posted by Jilder at 3:03 PM on January 15, 2010

OK ... I have lived in Amsterdam for 6 years ... and I basically live in the red light district (on the Zeedijk) ... but I am a foreigner.

The Dutch attitude to prostitution is that it is tolerated, and your use of prostitutes is none of my business.

The redlight district, however, is distasteful, unpleasant and ugly ... and strictly for tourists (and the most despised form of tourists ... the rude, loud, and obnoxious ones ... particularly the English, particularly in groups.)

Thus asking about the red light district (rather than, say, the Van Gogh museum) places you firmly in the minds of the locals as "one of those tourists"
posted by jannw at 1:45 AM on January 16, 2010

I'd recommend "The Undutchables" as an interesting book about cultural attitudes to all manner of things in the Netherlands. It does talk about attitudes to prostitution a bit - but also about a couple of other related areas:

1. Windows: Dutch people tend to avoid curtains and you can look in at people going about their business. One theory on how this came about is that it was linked with Calvinism: if everybody could see into your house they could see that you were not up to anything unapproved. It also served a secondary purpose however - of letting you show off your possessions. That kind of combination putting normally private things on window display and showing off your wares is part of the red light area of course (not just in Amsterdam but in other Netherlands cities too).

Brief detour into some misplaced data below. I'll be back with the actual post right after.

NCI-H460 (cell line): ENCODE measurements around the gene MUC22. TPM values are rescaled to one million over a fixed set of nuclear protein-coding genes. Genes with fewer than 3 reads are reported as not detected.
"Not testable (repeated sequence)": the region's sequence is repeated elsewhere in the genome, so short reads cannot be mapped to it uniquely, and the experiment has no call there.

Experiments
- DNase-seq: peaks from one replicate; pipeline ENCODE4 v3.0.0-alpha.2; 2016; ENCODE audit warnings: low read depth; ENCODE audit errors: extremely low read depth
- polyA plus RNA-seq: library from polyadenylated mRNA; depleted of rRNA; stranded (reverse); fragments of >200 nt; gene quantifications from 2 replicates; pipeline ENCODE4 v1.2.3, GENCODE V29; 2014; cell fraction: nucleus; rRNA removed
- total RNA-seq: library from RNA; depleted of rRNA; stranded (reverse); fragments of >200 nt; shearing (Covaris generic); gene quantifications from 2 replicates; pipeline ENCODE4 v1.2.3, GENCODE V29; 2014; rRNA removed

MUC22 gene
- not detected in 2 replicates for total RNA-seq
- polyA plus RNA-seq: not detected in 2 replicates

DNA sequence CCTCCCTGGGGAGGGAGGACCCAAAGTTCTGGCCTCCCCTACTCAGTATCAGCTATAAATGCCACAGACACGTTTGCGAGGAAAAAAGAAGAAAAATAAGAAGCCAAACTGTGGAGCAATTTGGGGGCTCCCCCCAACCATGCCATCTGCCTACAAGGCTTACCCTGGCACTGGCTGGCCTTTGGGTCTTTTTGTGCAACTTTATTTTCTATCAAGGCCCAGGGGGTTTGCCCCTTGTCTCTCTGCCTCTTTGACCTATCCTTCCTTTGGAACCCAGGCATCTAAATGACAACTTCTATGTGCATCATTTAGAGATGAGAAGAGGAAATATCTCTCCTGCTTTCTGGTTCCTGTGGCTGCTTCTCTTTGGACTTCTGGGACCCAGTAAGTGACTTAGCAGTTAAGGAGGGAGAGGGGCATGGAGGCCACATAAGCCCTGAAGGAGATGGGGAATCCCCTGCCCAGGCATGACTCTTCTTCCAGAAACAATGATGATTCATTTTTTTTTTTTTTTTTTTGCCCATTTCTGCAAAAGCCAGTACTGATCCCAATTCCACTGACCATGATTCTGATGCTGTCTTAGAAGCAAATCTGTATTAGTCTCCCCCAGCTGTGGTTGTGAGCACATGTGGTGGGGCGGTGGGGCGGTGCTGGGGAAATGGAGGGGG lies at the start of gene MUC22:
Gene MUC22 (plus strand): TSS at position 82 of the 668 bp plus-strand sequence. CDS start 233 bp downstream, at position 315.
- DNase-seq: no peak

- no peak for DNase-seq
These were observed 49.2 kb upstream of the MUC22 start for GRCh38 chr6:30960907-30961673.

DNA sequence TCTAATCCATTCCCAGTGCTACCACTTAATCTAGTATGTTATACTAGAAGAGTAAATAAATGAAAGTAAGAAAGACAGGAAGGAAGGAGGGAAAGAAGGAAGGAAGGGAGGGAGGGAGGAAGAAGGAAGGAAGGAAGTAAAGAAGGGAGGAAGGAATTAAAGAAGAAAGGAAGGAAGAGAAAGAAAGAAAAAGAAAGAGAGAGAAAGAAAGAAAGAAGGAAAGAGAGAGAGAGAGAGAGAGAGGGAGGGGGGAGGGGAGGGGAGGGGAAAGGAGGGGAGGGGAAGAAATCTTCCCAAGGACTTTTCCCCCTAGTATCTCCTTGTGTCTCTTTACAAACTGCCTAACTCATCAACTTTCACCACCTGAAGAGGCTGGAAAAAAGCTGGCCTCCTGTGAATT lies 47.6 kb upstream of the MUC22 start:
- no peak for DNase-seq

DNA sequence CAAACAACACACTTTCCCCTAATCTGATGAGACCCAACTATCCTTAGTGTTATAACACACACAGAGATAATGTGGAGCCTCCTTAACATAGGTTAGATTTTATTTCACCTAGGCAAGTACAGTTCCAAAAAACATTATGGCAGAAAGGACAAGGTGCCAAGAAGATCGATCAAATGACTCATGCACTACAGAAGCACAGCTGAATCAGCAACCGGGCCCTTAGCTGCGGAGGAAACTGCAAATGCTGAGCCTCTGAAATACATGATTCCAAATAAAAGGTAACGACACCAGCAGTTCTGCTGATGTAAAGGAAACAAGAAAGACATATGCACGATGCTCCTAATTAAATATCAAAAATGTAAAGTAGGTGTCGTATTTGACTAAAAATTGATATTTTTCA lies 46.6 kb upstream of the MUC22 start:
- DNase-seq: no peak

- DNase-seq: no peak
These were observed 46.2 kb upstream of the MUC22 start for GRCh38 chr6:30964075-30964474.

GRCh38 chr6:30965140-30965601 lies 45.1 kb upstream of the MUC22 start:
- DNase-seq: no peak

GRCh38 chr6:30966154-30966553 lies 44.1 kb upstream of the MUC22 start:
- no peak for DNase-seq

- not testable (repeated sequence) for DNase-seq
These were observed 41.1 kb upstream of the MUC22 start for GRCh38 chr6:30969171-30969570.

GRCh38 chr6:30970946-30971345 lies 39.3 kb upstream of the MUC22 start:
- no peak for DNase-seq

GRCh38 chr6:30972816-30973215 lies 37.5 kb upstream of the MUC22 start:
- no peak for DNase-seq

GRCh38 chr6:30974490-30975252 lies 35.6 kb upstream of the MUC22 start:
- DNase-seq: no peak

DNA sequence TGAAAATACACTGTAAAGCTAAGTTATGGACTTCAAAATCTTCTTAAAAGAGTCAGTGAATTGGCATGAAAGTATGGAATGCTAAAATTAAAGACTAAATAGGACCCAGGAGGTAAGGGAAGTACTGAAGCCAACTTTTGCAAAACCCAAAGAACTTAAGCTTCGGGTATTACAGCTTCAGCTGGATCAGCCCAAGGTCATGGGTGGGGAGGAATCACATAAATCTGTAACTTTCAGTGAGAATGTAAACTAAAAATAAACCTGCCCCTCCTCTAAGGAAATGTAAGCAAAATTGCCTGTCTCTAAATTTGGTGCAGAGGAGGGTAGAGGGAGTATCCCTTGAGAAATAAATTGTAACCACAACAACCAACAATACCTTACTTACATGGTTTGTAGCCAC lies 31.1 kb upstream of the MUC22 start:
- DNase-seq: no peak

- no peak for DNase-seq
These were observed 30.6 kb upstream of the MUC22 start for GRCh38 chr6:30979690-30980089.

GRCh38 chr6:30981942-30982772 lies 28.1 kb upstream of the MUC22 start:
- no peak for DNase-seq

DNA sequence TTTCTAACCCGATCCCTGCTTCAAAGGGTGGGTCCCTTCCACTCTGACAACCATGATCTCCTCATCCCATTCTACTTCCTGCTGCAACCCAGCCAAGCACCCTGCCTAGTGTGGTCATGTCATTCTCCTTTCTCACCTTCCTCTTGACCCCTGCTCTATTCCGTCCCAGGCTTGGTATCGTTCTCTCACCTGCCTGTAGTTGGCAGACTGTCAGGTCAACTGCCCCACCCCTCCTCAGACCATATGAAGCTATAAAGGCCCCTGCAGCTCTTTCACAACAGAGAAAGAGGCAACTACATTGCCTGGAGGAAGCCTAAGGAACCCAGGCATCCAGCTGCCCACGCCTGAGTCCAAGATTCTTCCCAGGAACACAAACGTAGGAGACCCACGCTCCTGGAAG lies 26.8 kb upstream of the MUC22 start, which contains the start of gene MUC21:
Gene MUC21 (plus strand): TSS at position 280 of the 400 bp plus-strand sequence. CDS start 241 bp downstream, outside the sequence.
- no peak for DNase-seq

2. Money: The Dutch have always been good at all aspects of capitalism (consider the number of enormous international companies which have originated there in a country of just 16 million). If there is money to be made from something then they are willing to set up a stall to do so (and their government will keep an eye so that they can collect tax). Drugs and prostitution have to be just about the most profitable activities out there so why not legalise them and rake in a share of the profits?

I have been living in Amsterdam - near the red light district - for the past couple of months. And working on the outskirts. My Dutch workmates tease me about the seedy reputation of my neighbourhood in just the same way that people from the UK do.
posted by rongorongo at 1:02 PM on January 21, 2010 [1 favorite]